“If people come in with a foul mood or it’s a blue day for them, they always leave with a smile,” says Deborah Little, owner of Schakolad Chocolate Factory, which is located along the Broadway Cultural Corridor.
“I’ve always loved to cook. When I was in the corporate world it was my stress reliever,” she says, “And I had wanted my own business for many years. So I thought why not look and see what options there are.” Deborah stumbled upon a chocolate vendor at an expo, and began researching the industry. She found her match in a small franchise owned by a father and son.
“It’s been around for over twenty years,” she explains, “and there’s only nineteen of us in the U.S. We’re the only one in San Antonio.” Unlike many franchises, Schakolad has no corporate offices and each store is individually owned and operated.
Schakolad Chocolate Factory owner Deborah Little stands for a portrait inside her chocolate factory. Michael Cirlos / Centro San Antonio
“I do all the cooking here,” says Deborah, “everything that’s here is made here.” Deborah and her first employee, Tatiana, were trained by a master chocolatier before opening for business. “The cooking is what I expected to be my favorite part. But my favorite part is actually visiting with the people who come in.”
Deborah has a mix of clientele, from Downtowners to visitors from around the world. “We had some folks from France in here in the other day and it looked like their daughter was getting ready to go to UTSA,” says Deborah, “I love those things, because they always leave with a smile on their face.”
Chocolate covered raisins are handmade at The Schakolad Chocolate Factory. Michael Cirlos / Centro San Antonio
It’s nice to have a friendly face in the neighborhood. “I think anywhere, a small business is important.” And not just for the residents or visitors. “I have employees who I love,” says Deborah, “and this small business is helping them get back on their feet.”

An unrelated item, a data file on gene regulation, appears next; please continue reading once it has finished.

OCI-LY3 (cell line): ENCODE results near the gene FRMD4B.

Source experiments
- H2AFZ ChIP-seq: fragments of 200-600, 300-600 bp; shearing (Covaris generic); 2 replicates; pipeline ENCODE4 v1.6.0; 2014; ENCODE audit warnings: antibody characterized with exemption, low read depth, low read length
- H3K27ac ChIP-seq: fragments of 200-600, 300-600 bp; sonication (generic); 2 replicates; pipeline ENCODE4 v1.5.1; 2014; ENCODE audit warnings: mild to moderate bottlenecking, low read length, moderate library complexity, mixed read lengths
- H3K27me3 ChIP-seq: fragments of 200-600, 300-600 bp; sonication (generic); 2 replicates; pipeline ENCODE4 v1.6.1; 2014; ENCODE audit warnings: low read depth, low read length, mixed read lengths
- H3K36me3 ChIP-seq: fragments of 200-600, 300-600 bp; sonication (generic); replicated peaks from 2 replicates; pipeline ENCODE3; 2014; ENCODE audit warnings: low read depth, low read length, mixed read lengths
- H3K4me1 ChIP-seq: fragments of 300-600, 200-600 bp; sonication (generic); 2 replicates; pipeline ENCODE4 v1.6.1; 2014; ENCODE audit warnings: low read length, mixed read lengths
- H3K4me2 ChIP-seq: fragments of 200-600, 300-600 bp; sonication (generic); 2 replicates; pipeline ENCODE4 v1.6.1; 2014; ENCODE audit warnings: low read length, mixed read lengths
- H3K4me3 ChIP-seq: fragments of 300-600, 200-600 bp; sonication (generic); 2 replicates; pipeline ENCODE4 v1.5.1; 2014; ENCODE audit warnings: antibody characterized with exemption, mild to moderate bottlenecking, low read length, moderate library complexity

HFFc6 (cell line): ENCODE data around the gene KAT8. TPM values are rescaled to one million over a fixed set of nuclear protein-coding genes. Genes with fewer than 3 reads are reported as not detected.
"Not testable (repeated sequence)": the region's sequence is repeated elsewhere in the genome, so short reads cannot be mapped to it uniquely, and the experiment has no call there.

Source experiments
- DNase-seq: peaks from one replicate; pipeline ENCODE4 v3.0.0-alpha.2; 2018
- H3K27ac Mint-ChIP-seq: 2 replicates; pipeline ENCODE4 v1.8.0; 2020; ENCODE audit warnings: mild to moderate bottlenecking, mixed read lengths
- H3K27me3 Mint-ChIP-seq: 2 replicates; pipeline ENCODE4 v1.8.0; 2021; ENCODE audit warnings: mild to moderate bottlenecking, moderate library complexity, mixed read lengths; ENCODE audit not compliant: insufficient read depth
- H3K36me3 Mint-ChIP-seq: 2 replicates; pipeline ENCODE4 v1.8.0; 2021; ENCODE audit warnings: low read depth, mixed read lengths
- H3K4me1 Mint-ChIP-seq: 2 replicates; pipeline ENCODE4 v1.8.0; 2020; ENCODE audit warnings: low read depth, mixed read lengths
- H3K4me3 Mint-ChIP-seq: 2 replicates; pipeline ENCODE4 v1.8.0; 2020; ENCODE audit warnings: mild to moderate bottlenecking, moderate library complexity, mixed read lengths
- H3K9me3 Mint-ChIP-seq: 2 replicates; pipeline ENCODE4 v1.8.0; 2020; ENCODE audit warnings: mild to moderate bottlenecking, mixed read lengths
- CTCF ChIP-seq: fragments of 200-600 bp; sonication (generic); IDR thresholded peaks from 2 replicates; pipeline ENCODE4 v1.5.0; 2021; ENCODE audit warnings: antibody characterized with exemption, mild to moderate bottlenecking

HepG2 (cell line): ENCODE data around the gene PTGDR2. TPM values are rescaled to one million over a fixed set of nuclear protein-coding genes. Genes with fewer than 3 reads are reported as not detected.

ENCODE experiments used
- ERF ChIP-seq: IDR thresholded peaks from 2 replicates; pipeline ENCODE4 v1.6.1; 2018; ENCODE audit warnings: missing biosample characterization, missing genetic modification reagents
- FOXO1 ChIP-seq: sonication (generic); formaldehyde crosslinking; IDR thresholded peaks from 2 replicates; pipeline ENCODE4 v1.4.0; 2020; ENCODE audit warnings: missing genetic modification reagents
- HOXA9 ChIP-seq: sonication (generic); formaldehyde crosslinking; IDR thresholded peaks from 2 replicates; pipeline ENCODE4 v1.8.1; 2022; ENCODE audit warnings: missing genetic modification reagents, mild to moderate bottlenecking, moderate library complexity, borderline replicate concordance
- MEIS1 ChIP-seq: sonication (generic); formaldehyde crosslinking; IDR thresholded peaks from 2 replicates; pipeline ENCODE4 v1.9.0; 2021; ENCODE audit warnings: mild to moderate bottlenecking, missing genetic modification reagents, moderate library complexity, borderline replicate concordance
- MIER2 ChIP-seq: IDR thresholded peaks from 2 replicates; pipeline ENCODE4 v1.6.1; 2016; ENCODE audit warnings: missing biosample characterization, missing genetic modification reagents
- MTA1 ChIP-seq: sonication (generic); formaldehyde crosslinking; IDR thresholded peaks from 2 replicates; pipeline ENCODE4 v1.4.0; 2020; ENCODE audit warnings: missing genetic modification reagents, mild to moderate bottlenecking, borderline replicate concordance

“We’re local people, this is a local business,” she explains. Deborah is at the store six days a week (it’s closed Sundays), using her passion to create unique offerings that add a whole new dimension to the culinary scene in the center city.
“I like being able to say we’re Downtown.” She is seeing an urban core with tons of momentum behind it. “Broadway is a perfect example of that,” she says, “Now we’ve got people starting to venture over because we’ve got the Maverick Whiskey distillery going in here, we’ve got La Boulangerie, we’ve got the Traveler’s Hotel, and it’s just nice to be part of that.”
Deborah has partnered with other retailers on Broadway at times and hopes the community along the cultural corridor has the opportunity to collaborate more in the future. “The folks who are rebuilding that structure across the street- The Maverick Distillery- we communicate a lot.” She hints at a possible meeting of her chocolates with the newcomer on the street. “Whiskey pairs well with chocolate,” she adds smiling.
When she hosts groups and classes, Deborah often talks to people about the neighborhood. “Downtown has changed so much even in the last six months,” she tells them, “If you haven’t been Downtown recently, you need to take the time to drive around. Buildings are going up, new facades, new apartments, new restaurants; it’s just an exciting time to be Downtown.”